Megan Skelton will outline findings from our recent paper “Self- reported medication use as an alternative phenotyping method for anxiety and depression in the UK Biobank”.


Megan Skelton, EDIT Lab PhD Student

Research to date has consistently demonstrated that complex traits, such as anxiety and depression, are under the influence of a large number of differences in genetic code (DNA). These differences, or ‘variants’, each have a very small independent association with the trait and act in combination, along with environmental factors, to increase an individual’s likelihood of developing it. Anxiety and depression often co-occur in the same individual, and genetic studies indicate that they are largely under the influence of the same genetic variants. This suggests that we can study them in combination to identify variants that are relevant for both disorders. As you might expect, small effects are difficult to detect and so researchers need to ensure they have a large amount of statistical ‘power’ in their analysis. One of the best ways to achieve this power is through large sample sizes. However, it is rare to have large datasets with people who have provided their genetic and mental health information, and consented for it to be analysed for research purposes. 

We were interested in alternate methods of identifying people with possible anxiety or depression, so that we can make use of existing large datasets without more detailed mental health information. This is a ‘minimal’ or ‘broad’ phenotyping method, an indication of the target trait that we hope, with a large enough sample, will approximate the trait closely enough to identify relevant genetic variants. This approach is not without criticism, but in a world of increasing access to electronic health records and big data, which may not always have specifically asked about anxiety or depression, it may be a pragmatic way of furthering our understanding of the genetics of these disorders. 

In our study, we used information from participants in the UK Biobank who had self-reported their current medication use. There were 22,218 participants who reported taking an antidepressant or anxiolytic, and 168,959 controls who reported taking non-psychotropic medications. We called this trait ‘Medication Status’ and performed genome-wide association study with it. We then used the results to explore genetic overlap between this trait and three existing phenotypes of anxiety and depression. These existing phenotypes were from a UK Biobank study of the genetics of anxiety, a meta-analysis of depression studies and a combined anxiety-depression phenotype we created from symptom-based questionnaires in the UK Biobank. We excluded participants who had responded to the UK Biobank mental health questionnaire to keep our sample independent of the comparison samples. To further assess how useful the medication phenotype was, we also analysed a subset of Medication Status who additionally did not meet criteria for any other mental health indicator, and called this ‘Medication Only’.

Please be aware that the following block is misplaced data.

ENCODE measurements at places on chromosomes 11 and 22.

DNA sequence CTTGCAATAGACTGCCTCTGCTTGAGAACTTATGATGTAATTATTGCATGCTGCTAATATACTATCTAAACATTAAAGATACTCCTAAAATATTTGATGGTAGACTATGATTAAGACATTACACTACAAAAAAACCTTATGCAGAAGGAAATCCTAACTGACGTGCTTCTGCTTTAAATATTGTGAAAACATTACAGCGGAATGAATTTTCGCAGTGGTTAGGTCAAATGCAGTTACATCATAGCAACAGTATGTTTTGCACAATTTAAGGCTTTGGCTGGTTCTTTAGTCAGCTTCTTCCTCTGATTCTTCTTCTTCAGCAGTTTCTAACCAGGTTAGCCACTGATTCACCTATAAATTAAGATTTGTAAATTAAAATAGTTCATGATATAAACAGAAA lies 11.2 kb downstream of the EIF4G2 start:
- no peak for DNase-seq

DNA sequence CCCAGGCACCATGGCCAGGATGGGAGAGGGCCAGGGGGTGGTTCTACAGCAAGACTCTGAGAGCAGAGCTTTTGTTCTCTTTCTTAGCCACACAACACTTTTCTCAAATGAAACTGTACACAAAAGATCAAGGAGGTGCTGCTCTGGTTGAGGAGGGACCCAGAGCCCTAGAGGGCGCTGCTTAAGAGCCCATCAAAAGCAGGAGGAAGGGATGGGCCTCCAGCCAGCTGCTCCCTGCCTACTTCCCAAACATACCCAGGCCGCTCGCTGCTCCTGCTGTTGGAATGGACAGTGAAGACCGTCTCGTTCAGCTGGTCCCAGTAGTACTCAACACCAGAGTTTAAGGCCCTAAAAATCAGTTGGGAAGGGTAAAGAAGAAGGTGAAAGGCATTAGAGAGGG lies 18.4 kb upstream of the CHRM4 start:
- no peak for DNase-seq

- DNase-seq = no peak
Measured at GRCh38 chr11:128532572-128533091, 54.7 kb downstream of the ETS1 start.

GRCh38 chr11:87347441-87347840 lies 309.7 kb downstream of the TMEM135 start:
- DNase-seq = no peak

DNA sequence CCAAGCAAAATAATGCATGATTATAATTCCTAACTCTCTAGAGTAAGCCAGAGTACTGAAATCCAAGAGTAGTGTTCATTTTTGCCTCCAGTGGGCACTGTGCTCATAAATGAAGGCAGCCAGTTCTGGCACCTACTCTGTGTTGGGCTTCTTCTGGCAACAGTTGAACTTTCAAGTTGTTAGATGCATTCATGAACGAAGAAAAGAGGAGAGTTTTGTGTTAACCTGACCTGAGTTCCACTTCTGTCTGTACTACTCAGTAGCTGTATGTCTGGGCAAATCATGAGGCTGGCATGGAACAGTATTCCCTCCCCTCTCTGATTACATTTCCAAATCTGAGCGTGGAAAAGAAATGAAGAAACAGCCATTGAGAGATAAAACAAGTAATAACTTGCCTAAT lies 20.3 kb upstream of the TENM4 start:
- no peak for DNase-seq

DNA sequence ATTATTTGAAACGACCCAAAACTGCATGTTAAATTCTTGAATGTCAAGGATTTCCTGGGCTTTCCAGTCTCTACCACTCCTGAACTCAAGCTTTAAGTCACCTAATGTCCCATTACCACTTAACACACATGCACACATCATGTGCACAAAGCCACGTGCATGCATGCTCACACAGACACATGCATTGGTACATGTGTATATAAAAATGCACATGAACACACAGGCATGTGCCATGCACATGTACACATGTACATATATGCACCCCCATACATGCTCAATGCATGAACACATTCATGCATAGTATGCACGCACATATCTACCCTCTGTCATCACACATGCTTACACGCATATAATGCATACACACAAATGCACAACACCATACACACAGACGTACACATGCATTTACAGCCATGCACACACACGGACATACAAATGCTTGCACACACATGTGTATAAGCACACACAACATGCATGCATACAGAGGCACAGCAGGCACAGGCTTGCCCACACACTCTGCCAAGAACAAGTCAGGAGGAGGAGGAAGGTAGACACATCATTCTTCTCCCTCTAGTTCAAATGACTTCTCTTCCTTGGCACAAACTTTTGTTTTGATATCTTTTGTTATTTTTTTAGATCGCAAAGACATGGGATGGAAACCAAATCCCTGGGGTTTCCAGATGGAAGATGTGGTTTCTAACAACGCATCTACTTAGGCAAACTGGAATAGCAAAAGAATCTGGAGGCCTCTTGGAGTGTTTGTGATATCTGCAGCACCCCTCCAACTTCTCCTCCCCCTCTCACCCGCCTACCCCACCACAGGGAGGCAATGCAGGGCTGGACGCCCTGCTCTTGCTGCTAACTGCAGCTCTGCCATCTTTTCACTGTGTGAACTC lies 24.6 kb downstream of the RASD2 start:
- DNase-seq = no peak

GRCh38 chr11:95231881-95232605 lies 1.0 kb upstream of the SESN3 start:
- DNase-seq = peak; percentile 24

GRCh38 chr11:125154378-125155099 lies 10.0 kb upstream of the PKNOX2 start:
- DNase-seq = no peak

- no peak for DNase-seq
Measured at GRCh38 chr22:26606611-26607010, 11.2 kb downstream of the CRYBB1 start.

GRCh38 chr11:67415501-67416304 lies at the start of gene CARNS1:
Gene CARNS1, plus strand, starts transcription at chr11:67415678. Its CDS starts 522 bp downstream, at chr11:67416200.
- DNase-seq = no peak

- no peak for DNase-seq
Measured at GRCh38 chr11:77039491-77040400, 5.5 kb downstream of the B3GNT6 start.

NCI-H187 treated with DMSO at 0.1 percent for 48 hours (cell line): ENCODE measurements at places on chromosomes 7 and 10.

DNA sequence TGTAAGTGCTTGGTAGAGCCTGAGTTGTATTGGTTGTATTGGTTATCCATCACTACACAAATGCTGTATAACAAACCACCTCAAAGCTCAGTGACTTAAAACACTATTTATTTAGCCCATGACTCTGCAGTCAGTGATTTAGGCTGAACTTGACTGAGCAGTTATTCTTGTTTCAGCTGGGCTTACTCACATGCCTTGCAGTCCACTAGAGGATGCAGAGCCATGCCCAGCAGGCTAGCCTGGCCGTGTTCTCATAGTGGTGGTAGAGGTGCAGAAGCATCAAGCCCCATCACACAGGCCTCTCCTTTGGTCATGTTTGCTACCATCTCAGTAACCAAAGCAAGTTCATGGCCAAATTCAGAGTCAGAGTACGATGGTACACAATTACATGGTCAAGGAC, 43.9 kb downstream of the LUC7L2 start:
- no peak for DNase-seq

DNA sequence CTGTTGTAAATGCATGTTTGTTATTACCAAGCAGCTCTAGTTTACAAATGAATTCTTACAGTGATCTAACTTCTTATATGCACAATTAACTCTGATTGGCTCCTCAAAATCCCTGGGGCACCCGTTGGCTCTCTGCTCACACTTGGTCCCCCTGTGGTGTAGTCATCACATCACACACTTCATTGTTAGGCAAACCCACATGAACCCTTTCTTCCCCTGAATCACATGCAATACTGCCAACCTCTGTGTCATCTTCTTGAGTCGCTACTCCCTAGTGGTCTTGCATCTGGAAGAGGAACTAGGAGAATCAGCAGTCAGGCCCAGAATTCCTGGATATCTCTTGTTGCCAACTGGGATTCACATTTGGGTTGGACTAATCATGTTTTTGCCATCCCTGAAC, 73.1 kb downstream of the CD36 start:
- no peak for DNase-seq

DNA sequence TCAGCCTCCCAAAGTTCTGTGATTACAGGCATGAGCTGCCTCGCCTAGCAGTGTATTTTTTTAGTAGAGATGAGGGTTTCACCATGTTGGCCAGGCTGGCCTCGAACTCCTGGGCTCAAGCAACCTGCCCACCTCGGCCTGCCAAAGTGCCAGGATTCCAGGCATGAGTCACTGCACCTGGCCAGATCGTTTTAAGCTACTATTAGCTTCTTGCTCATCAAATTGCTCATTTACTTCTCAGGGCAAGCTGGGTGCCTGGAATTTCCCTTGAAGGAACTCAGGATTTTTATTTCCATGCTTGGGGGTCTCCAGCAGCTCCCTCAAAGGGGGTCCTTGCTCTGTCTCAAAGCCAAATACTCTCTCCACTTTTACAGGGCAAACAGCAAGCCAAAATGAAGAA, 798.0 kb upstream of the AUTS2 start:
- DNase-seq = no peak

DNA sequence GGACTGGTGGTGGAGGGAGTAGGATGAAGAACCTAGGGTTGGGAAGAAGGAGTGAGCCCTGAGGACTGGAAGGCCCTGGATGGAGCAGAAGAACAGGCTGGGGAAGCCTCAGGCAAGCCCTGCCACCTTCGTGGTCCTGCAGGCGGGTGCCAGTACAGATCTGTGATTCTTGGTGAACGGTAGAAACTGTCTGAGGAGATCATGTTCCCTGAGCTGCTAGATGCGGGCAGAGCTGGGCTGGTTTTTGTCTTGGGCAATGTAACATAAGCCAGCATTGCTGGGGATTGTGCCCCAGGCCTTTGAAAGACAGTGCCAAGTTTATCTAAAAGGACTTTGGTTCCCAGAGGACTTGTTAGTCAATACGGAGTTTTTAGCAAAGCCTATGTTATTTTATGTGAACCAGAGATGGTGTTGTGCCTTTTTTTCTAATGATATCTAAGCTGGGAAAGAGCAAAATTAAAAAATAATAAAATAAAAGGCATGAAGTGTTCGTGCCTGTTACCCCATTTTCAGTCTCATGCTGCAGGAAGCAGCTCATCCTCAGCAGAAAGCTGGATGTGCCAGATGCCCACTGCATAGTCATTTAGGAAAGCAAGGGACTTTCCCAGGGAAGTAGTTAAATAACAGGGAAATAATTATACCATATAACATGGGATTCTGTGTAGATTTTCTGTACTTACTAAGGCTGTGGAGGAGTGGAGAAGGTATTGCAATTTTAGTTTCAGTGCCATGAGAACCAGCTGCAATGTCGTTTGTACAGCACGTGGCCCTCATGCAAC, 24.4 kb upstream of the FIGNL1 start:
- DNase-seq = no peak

We found significant genetic correlations between Medication Status and the comparison phenotypes, showing that the Medication Status trait was identifying many of the same genetic variants as more in-depth information about anxiety and depression. Also supporting this, polygenic scores created from the existing phenotypes of anxiety and depression significantly explained a small proportion of the variance in Medication Status. However, the Medication Only subset only demonstrated a correlation with the depression phenotype, and the polygenic scores explained smaller amounts of the variance. The results indicated that self-reported medication can offer an alternate or supplementary anxiety or depression phenotype for genetic studies, but only where diagnostic information is sparse or unavailable. Our sensitivity analyses suggested that these findings were not due to participants taking antidepressants or anxiolytics for physical health conditions often treated using these. 

Read more about the genetics of depression from our previous blog posts: 

Genetic discovery in depression

The largest genome- wide association study of depression was published last month. What did they find and what happens next?

Read the full paper:

Skelton, M., Rayner, C., Purves, K. L., Coleman, J. R. I., Gaspar, H. A., Glanville, K. P., Hunjan, A. K., Hübel, C., Breen, G., & Eley, T. C. (2021). Self-reported medication use as an alternate phenotyping method for anxiety and depression in the UK Biobank. American Journal of Medical Genetics Part B: Neuropsychiatric Genetics, 1– 10.


We would like to thank all individuals involved in UK Biobank, including the researchers, supporting organisations and of course all the participants who have made a vital contribution to improving health by sharing their experiences


Megan Skelton

Author Megan Skelton

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